First case of detection of Plasmodium knowlesi in Spain by Real Time PCR in a traveller from Southeast Asia
1 Malaria & Emerging Parasitic Diseases Laboratory, Parasitology Department, National Centre of Microbiology. Instituto de Salud Carlos III, Cra. Majadahonda Pozuelo Km. 2, Majadahonda, 28220 Madrid, Spain
2 Infectious Diseases Department. Hospital Universitario de La Princesa, Madrid, Spain
3 Genetic Forensic and Population Genetic Laboratory, Toxicology and Sanitary Legislation Department, Faculty of Medicine, Universidad Complutense de Madrid, Spain
Malaria Journal 2010, 9:219 doi:10.1186/1475-2875-9-219Published: 27 July 2010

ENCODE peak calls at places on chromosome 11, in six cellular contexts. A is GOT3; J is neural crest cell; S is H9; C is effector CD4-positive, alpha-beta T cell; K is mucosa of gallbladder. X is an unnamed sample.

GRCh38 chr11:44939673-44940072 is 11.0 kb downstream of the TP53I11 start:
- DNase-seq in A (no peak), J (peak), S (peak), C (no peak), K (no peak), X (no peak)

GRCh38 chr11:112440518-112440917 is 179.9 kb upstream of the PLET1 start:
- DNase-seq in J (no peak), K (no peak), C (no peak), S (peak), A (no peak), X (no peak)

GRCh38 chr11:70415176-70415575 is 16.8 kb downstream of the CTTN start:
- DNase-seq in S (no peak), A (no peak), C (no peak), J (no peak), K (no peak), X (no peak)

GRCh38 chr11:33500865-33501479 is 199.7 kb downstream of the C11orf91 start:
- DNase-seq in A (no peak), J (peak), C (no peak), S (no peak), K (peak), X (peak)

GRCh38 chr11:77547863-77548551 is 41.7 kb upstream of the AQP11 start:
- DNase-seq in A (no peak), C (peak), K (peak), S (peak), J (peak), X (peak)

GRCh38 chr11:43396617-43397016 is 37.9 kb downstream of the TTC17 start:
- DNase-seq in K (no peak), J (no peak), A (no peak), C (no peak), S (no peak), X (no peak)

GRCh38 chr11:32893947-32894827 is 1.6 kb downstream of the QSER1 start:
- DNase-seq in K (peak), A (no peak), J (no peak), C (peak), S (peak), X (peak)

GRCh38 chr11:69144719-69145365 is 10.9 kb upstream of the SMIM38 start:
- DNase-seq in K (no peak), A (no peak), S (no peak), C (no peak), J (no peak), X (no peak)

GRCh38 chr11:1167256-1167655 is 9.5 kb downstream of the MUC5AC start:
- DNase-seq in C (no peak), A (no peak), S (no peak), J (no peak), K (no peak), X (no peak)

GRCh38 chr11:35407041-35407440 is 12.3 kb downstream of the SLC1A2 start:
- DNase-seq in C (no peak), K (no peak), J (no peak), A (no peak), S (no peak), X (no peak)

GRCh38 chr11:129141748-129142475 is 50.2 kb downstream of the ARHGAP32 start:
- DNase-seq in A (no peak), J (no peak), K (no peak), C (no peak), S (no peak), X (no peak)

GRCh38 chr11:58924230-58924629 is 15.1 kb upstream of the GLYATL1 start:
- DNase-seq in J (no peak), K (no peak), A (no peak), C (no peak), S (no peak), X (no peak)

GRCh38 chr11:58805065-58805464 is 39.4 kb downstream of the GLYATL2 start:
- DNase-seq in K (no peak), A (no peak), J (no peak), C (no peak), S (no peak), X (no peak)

Previously, Plasmodium knowlesi was not considered as a species of Plasmodium that could cause malaria in human beings, as it is parasite of long-tailed (Macaca fascicularis) and pig-tailed (Macaca nemestrina) macaques found in Southeast Asia. A case of infection by P. knowlesi is described in a Spanish traveller, who came back to Spain with daily fever after his last overseas travel, which was a six-month holiday in forested areas of Southeast Asia between 2008 and 2009. His P. knowlesi infection was detected by multiplex Real time quantitative PCR and confirmed by sequencing the amplified fragment. Using nested multiplex malaria PCR (reference method in Spain) and a rapid diagnostic test, the P. knowlesi infection was negative. This patient was discharged and asymptomatic when the positive result to P. knowlesi was reported. Prior to this case, there have been two more reports of European travellers with malaria caused by P. knowlesi, a Finnish man who travelled to Peninsular Malaysia during four weeks in March 2007, and a Swedish man who did a short visit to Malaysian Borneo in October 2006. Taken together with this report of P. knowlesi infection in a Spanish traveller returning from Southeast Asia, this is the third case of P. knowlesi infection in Europe, indicating that this simian parasite can infect visitors to endemic areas in Southeast Asia. This last European case is quite surprising, given that it is an untreated-symptomatic P. knowlesi in human, in contrast to what is currently known about P. knowlesi infection. Most previous reports of human P. knowlesi malaria infections were in adults, often with symptoms and relatively high parasite densities, up to the recent report in Ninh Thuan province, located in the southern part of central Vietnam, inhabited mainly by the Ra-glai ethnic minority, in which all P. knowlesi infections were asymptomatic, co-infected with P. malariae, with low parasite densities and two of the three identified cases were very young children under five years old.